How Allyson Felix could make history at the Tokyo Olympics

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(TOKYO) — One medal and Olympic sprinter Allyson Felix could make history. Two, and she’ll smash another record.

The 35-year-old U.S. track star has won nine medals across four Olympics — the most out of any female athlete in U.S. track and field history.

If she picks up her 10th in Tokyo, she would have more than any female Olympic track and field athlete ever, besting the record currently held by Jamaica’s Merlene Ottey.

If she wins two medals at the games, Felix would have the most medals out of anyone in U.S. Olympic track and field history, surpassing legend Carl Lewis’ record of 10.

The Los Angeles resident is competing in the 400-meter after finishing second at the U.S. Olympic Team Trials for track and field last month with a season-best time of 50.02 seconds.

She also is a member of the relay pool and could run on the 4-x-400 meter relay and 4-x-400 meter mixed relay.

The mixed relay is first up on the schedule. The U.S. team will compete in Saturday’s final, after placing first in their preliminary heat on Friday. The team, which didn’t include Felix for that race, was initially disqualified over an exchange zone foul but later reinstated.

The opening round of the 400-meter is on Aug. 3, with the semifinals on Aug. 4 and the final on Aug. 6.

The first round of the women’s 400 relay is on Aug. 5, with the final on Aug. 7.

The legendary athlete is one of the most decorated in her sport. She has won six golds and three silvers in sprinting events at the games, starting with silver in the 200-meter in her Olympic debut as a teenager at the 2004 Athens Games.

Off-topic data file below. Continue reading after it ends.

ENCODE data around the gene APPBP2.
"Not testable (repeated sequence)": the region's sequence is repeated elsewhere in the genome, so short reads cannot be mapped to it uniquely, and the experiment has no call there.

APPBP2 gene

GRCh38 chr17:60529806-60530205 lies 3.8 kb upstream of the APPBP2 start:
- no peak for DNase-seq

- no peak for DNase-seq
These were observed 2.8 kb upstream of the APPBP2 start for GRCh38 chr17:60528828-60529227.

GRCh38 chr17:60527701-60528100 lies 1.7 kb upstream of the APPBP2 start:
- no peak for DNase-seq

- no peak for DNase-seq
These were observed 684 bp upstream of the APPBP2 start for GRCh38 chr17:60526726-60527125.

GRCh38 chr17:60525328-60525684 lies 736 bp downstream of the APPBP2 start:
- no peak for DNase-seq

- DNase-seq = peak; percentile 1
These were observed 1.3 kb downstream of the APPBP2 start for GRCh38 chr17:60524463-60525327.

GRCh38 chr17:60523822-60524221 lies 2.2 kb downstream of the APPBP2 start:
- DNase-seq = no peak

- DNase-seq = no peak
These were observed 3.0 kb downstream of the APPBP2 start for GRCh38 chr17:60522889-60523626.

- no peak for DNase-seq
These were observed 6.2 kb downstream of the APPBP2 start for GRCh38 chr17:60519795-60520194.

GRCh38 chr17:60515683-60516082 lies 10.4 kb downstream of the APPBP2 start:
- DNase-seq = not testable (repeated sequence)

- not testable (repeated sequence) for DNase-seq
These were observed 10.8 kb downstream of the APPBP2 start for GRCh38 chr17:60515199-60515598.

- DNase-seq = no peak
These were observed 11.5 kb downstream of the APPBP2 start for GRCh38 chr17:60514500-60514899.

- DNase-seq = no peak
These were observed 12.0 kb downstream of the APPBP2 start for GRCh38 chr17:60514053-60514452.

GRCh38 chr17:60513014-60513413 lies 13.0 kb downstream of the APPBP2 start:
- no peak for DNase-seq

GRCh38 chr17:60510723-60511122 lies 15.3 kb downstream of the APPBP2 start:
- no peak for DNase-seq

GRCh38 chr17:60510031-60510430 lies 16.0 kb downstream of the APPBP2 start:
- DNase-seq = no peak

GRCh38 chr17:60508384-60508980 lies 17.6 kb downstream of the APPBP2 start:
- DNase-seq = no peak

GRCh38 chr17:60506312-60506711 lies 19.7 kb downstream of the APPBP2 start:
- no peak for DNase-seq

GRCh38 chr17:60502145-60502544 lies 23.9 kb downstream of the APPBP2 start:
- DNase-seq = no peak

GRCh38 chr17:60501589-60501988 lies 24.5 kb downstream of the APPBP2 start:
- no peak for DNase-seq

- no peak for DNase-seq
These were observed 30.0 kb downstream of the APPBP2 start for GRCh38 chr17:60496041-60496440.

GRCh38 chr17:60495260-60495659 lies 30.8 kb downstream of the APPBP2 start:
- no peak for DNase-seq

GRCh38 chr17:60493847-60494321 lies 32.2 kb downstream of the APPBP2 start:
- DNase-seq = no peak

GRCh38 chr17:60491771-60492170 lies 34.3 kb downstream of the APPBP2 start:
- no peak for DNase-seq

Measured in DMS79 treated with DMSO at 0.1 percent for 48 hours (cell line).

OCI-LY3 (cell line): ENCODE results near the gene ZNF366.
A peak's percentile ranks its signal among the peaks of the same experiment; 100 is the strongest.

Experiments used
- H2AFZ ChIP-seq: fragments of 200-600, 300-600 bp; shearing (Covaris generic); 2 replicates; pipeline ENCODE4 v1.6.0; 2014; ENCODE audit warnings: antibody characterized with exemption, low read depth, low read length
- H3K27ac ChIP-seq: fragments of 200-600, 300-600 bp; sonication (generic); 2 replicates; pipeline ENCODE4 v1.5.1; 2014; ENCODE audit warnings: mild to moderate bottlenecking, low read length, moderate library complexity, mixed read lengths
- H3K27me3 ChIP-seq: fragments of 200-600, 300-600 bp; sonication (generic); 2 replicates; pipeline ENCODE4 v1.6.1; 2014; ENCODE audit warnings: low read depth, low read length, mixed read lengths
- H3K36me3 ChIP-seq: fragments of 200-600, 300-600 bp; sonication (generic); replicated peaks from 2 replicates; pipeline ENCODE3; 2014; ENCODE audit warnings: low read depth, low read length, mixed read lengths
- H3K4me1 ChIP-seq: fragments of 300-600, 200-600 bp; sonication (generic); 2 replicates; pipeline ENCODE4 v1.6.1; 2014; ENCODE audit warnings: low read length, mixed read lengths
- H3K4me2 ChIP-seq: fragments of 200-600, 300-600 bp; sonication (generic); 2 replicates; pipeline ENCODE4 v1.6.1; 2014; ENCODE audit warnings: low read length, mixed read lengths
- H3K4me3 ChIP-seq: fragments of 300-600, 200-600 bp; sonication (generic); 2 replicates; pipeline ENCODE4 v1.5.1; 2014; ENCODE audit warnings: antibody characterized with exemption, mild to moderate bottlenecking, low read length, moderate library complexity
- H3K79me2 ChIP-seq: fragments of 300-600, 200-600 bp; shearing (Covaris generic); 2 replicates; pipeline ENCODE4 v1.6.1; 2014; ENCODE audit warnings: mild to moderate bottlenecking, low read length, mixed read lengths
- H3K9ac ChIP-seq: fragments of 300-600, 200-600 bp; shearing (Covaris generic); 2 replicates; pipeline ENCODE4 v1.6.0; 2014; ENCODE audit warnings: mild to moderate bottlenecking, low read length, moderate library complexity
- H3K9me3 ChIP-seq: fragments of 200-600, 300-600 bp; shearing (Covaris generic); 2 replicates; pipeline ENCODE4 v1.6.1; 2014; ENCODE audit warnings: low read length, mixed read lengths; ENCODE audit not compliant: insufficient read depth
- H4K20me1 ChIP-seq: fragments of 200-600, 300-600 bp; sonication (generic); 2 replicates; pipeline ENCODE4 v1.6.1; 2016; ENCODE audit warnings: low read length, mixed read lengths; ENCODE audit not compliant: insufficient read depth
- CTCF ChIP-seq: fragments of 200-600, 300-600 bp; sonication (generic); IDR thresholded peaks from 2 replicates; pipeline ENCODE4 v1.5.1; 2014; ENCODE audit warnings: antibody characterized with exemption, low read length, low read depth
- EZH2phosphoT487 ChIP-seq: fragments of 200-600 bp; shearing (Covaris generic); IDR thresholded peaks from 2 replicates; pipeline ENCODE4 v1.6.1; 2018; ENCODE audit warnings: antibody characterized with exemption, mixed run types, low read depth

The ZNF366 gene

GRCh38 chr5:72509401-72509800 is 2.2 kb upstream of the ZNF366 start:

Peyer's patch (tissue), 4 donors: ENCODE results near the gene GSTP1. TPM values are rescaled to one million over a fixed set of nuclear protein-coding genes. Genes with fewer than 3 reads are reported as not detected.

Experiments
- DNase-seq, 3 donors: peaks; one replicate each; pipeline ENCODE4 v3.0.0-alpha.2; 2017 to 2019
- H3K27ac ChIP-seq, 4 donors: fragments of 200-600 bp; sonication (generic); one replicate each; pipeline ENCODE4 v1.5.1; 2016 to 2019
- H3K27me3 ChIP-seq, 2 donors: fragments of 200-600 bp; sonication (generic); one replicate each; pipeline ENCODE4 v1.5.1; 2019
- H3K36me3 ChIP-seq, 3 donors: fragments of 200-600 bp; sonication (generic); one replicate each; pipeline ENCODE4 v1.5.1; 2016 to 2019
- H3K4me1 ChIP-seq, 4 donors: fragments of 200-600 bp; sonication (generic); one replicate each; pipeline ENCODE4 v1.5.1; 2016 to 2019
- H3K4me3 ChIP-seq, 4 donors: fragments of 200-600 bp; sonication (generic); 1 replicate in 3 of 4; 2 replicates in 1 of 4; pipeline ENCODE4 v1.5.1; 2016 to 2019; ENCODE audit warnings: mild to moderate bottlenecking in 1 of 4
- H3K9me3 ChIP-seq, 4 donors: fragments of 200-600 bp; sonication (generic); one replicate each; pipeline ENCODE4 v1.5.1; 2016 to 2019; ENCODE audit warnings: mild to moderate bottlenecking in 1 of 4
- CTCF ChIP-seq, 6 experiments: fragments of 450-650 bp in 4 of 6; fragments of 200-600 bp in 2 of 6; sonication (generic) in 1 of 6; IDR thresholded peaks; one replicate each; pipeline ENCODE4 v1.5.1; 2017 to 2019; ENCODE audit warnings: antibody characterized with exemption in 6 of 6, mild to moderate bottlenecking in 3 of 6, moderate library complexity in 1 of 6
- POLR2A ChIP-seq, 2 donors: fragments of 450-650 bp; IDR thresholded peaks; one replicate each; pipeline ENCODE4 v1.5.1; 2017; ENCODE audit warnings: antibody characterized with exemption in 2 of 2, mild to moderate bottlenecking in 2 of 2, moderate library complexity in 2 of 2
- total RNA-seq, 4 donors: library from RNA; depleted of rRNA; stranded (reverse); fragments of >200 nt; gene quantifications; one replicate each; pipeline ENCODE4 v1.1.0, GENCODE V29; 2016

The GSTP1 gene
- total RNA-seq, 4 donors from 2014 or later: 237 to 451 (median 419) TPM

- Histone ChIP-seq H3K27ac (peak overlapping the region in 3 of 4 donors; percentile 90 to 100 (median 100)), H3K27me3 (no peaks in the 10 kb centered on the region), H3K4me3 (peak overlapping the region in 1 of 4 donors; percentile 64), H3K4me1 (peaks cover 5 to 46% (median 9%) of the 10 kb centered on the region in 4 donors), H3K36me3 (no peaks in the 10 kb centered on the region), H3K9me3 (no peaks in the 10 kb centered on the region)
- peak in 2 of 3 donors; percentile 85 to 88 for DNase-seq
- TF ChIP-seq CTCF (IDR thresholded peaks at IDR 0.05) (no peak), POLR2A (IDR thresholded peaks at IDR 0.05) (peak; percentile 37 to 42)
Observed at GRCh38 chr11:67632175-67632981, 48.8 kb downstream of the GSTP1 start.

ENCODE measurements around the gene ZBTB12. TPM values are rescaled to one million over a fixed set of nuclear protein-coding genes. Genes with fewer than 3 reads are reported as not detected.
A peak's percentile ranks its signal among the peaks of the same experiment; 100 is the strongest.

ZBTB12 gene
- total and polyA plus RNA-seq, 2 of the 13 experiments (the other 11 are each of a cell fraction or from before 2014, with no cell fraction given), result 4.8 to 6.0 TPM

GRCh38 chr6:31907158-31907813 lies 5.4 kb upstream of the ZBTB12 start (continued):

In 2019, just 10 months after giving birth to her daughter, Felix broke the record for most gold medals of any athlete at the track and field world championship, when she clinched her 12th and 13th world titles.

The mom has been a prominent voice against gender inequality in sports. Writing in The New York Times in 2019, Felix detailed her lack of maternity protections with her then-sponsor Nike after giving birth to her daughter, Camryn. Following the publication of the opinion piece, Nike announced a new maternity policy for all sponsored athletes.

She recently launched a lifestyle brand, Saysh, that she says was inspired by her experience with “gender injustice” during her journey to motherhood.

She also has teamed up with apparel company Athleta and the Women’s Sports Foundation to launch The Power of She Fund: Child Care Grants, which help cover child care costs for professional mom-athletes traveling to competitions.

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